by Kevin Williams, Director at JMC Global
Let’s start with a quick recap of what has changed over the past six months, then look forward to 2019.
Trump announced a "Trade Policy Agenda" intended to benefit US workers and companies in February 2018. He called for a re-negotiated NAFTA and a “Section 301” investigation into Chinese practices, related to forced technology transfer, unfair licensing, and intellectual property policies and practices. Subsequent announcements threatened to impose tariffs on Chinese goods unless an agreement with China was reached.
A 10% additional tariff was imposed – including Furniture Starting September 24, 2018, US Customs began collecting an additional 10% tariff on $200 billion worth of Chinese-origin imports, including most furniture products.
Increased bonds required of importers Many importers have been forced to increase the level of the bonds they maintain with US Customs (CBP). Required bond amounts are often 10% of the projected amount of annual duties, taxes and fees the importer of record pays to CBP each year. Since many tariffs on furniture were ZERO, these new requirements are 20 to 100 times what they were, creating confusion and a burden om many small importers.
Stronger US dollar buys more abroad Financial impact of these 10% tariffs has been offset by currency strengthening. The USD has strengthened in value over past 6 months, up 10% in value vs Chinese Yuan/Renmibi (CNY) – from 6.31 CNY on 4/9/18 up to 6.92 on 10/10/18.
25% tariffs on the horizon Unless a trade deal between USA and China is reached soon, these tariffs will rise another 15% (up to 25% total) as of Jan 1, 2019.
Peak Season Congestion = Longer & Tighter than Ever! Net effect of all this tariff uncertainty has been importers rushing to accelerate all their material on order, trying to arrive before these higher tariffs begin. Result has been that “Peak Season” has started sooner and is going longer and stronger than ever, with major congestion and delays in China and vessels fully booked up for weeks / months.
Shortage of US Trucking Nationwide, carriers are reporting increased “Load to truck ratios” and a growing shortage of drivers. Thus, rates have risen (2% per month!) and LTL carriers are packed, causing customer service issues.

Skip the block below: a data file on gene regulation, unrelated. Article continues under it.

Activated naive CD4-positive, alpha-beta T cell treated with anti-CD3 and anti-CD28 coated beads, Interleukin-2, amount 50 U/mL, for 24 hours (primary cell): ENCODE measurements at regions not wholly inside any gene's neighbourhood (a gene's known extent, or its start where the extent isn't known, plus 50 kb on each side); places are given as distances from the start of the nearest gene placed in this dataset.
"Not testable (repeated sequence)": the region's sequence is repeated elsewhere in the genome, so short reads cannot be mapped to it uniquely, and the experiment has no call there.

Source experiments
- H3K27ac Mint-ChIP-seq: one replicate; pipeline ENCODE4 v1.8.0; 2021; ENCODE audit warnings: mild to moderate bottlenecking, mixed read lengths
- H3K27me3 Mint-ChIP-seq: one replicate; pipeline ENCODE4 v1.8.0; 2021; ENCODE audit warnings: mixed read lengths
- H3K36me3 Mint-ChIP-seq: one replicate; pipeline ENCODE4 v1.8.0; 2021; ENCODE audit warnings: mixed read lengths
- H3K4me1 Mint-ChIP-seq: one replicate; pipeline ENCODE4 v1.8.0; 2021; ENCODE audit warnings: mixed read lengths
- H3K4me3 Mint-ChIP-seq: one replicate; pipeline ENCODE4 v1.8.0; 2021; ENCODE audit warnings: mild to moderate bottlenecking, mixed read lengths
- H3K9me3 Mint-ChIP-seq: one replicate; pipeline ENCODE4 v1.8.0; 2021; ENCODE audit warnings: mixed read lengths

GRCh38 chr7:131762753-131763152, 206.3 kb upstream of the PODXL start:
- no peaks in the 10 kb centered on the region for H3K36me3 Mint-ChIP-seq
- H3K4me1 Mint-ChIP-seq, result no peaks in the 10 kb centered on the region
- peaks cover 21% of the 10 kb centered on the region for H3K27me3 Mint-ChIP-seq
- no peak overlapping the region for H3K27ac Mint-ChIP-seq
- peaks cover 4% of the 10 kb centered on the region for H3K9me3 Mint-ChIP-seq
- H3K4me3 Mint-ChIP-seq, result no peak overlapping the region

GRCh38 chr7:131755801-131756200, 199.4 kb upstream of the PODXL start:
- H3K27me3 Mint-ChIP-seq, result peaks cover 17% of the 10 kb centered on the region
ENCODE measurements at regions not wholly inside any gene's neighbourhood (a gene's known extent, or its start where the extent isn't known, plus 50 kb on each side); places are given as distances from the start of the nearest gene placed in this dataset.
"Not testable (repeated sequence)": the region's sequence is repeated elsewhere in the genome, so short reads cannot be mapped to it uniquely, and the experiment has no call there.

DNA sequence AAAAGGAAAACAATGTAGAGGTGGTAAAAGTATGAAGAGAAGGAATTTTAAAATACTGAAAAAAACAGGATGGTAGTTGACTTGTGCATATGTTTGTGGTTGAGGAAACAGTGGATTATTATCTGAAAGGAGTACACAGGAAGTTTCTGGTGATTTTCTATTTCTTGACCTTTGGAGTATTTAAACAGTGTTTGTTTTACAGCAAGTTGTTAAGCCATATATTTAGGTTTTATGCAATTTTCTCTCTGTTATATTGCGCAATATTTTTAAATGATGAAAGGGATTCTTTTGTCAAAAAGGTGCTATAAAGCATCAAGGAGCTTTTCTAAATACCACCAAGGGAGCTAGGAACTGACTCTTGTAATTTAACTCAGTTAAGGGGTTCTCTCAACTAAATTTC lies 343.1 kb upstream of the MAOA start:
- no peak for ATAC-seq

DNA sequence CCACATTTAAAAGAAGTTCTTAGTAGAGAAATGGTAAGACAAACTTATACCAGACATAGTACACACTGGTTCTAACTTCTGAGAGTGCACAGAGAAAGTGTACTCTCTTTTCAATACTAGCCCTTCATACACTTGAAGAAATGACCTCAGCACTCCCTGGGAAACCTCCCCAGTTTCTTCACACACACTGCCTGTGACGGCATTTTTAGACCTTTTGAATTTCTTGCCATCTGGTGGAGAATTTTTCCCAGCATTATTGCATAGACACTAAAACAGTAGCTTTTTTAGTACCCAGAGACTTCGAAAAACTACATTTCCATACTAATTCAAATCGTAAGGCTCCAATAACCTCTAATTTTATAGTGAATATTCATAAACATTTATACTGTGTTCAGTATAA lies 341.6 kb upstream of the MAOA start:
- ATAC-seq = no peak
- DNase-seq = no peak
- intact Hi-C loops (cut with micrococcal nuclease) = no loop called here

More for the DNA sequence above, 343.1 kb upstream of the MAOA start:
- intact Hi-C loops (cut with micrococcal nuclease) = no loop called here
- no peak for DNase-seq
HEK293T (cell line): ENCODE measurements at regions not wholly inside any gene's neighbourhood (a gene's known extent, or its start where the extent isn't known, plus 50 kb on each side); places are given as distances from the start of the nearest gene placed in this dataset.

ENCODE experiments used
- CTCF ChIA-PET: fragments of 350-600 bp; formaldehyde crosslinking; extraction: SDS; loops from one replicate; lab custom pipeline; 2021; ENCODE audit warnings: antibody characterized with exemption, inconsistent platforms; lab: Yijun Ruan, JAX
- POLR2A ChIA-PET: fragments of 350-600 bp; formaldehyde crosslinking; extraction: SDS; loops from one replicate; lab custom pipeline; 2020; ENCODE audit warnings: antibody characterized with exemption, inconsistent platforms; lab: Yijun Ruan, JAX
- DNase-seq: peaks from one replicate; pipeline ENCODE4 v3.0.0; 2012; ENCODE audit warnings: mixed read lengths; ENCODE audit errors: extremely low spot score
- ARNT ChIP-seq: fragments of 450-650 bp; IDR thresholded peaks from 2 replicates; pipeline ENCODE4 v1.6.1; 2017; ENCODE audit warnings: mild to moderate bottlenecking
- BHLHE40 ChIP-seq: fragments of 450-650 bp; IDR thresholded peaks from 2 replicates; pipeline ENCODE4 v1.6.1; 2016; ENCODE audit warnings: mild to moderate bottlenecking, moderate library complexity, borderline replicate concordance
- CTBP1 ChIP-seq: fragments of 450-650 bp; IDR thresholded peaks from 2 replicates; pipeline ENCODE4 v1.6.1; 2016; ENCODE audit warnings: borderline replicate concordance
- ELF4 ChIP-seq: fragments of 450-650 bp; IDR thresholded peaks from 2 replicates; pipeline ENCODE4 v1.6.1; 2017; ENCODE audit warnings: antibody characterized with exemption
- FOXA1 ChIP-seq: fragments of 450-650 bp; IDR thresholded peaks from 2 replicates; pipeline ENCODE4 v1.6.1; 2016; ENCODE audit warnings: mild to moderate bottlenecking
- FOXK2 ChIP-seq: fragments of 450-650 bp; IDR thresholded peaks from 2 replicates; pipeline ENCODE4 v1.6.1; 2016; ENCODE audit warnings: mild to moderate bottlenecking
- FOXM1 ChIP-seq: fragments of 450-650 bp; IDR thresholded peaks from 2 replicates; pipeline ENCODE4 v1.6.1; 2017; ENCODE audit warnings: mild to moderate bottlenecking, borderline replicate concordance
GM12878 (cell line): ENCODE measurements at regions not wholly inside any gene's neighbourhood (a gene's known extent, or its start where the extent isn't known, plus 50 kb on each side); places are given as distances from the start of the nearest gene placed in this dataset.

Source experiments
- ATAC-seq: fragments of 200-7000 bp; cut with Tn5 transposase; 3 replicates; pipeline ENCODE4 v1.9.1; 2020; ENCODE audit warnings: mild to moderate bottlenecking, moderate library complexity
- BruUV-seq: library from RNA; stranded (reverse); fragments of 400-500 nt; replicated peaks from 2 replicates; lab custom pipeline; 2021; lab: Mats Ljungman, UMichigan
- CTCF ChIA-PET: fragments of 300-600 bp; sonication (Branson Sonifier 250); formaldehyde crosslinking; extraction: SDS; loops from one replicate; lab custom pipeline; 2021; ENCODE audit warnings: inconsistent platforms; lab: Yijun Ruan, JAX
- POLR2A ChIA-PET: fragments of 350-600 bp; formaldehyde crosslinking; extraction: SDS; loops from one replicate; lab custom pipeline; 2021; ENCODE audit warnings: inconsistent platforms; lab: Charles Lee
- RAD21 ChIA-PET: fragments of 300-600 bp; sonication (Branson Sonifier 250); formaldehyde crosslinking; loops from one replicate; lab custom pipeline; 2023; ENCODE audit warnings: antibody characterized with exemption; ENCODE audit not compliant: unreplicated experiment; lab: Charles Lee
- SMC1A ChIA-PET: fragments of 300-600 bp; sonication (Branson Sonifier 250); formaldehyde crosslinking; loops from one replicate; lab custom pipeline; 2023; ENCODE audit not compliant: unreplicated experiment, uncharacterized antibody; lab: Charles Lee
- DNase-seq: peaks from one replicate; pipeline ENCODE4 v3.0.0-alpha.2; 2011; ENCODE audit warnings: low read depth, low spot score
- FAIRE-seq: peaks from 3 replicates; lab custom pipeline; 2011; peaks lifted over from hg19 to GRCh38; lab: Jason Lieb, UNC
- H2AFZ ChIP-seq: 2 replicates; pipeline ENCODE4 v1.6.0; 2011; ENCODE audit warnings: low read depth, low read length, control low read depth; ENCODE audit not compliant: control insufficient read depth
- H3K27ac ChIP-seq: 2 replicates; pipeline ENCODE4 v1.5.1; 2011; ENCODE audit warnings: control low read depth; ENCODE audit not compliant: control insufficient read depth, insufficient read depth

NAFTA 2.0 On September 30, USA announced that a new trade agreement (USMCA) had been reached with Canada and Mexico. In 2017, Mexico exported $1.14b of furniture to USA, and this is expected to more than double in the future.
Global Oil prices reach 4 year highs and even higher in foreign currencies. This has caused a significant increase in costs for all modes of transportation – ocean, rail, trucks, and air.
GDP Rising, Unemployment Rate Falling US unemployment rates have reached 50 year lows, as the strengthening economy is putting millions back to work. Wages are rising and companies doing more to retain current staff and recruit new employees. The economy continues to grow: GDP growth hit 4.1% for Q2 of 2018.
Here’s the outlook over the next 6-12 months:
The hospitality industry will continue its strong growth trend, with expectations of 5% growth in new projects in 2019 and 2020.
Tariffs will rise to 25% starting January 1, 2019, impacting budgets everywhere.
Oil prices are projected to continue to rise – up to $100/bbl by 2019. The impact here will be rising transportation rates (or at least sustaining them at the Peak Season levels).
Expect a rapid growth in sourcing outside of China, where furniture manufacturers are already experiencing RECORD SALES, and they are expanding their production capability as quickly as they can. Alternative countries include Vietnam, Indonesia, Malaysia, India, Brazil and Mexico. However, China still has a 55% market share ($13.7b in 2017), more than all other countries combined. Thus, Chinese factories will continue to manufacture the majority of furniture for some time to come. Which leads to point 5…
Cheating will increase. Some competitors will try to avoid tariffs by mis-labeling their goods, either hiding their Chinese origins or re-classifying them under a different harmonized code number. The Wall Street Journal wrote an excellent piece on this (email Kevinw@JMCgl.com if you can’t access the full story behind their paywall).
Want more insights? Check out this excellent piece by Thomas Russel, Editor at Furniture Today – titled: “Global Sourcing: What’s the Next Move?”